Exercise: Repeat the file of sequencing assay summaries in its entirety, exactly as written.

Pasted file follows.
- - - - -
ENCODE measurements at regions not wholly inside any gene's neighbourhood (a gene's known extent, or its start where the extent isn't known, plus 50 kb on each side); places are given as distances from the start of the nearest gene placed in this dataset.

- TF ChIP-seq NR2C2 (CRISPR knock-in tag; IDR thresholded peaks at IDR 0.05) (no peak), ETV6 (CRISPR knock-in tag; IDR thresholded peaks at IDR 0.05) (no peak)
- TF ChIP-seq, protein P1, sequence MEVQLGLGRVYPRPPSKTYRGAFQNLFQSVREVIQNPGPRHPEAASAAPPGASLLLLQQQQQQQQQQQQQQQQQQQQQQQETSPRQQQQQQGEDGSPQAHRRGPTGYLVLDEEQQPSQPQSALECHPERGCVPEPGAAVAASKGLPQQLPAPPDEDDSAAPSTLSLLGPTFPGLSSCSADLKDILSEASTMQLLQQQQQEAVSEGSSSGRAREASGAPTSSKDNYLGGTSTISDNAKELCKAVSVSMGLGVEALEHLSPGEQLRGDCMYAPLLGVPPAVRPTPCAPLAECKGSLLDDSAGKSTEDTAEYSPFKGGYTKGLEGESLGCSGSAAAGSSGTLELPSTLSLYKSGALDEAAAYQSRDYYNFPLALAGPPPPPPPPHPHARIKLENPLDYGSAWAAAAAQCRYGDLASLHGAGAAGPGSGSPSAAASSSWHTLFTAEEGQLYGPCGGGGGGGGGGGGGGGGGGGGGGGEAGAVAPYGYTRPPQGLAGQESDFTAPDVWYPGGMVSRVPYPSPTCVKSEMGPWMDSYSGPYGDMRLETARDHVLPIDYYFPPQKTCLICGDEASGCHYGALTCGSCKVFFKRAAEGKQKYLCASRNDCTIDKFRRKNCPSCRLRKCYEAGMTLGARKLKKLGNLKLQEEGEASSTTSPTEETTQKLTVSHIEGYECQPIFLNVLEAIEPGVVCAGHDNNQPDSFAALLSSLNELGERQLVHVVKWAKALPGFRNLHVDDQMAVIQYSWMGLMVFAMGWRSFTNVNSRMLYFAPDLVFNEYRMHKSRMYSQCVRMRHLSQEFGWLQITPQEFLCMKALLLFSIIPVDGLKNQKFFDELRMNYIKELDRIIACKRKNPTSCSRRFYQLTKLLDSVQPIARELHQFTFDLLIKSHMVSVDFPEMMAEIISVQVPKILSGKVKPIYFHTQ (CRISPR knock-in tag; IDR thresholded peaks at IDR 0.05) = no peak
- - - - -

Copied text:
ENCODE measurements at regions not wholly inside any gene's neighbourhood (a gene's known extent, or its start where the extent isn't known, plus 50 kb on each side); places are given as distances from the start of the nearest gene placed in this dataset.

- TF ChIP-seq NR2C2 (CRISPR knock-in tag; IDR thresholded peaks at IDR 0.05) (no peak), ETV6 (CRISPR knock-in tag; IDR thresholded peaks at IDR 0.05) (no peak)
- TF ChIP-seq, protein P1, sequence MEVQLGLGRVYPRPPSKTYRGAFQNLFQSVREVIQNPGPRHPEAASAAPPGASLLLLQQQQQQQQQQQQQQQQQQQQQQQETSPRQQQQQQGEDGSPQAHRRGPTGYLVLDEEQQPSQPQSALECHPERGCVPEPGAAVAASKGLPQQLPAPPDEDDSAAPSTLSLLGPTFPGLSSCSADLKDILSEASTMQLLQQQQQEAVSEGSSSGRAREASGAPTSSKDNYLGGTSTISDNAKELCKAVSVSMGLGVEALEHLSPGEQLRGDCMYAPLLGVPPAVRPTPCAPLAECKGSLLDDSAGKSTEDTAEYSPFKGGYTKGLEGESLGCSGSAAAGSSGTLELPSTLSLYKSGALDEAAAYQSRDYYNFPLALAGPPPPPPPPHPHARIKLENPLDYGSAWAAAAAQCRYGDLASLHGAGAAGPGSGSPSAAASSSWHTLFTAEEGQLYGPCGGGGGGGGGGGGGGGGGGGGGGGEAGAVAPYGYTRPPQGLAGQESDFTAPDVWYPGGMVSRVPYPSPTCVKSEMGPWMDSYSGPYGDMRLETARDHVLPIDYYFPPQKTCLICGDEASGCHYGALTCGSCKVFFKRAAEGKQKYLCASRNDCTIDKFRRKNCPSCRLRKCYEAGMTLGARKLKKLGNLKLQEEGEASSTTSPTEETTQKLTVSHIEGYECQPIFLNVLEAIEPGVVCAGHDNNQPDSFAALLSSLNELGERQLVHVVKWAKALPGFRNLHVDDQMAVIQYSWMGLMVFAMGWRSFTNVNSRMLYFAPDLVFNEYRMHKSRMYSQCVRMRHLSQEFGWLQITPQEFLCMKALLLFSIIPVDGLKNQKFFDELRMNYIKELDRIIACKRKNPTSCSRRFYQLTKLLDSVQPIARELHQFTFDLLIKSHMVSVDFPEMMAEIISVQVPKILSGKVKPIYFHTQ (CRISPR knock-in tag; IDR thresholded peaks at IDR 0.05) = no peak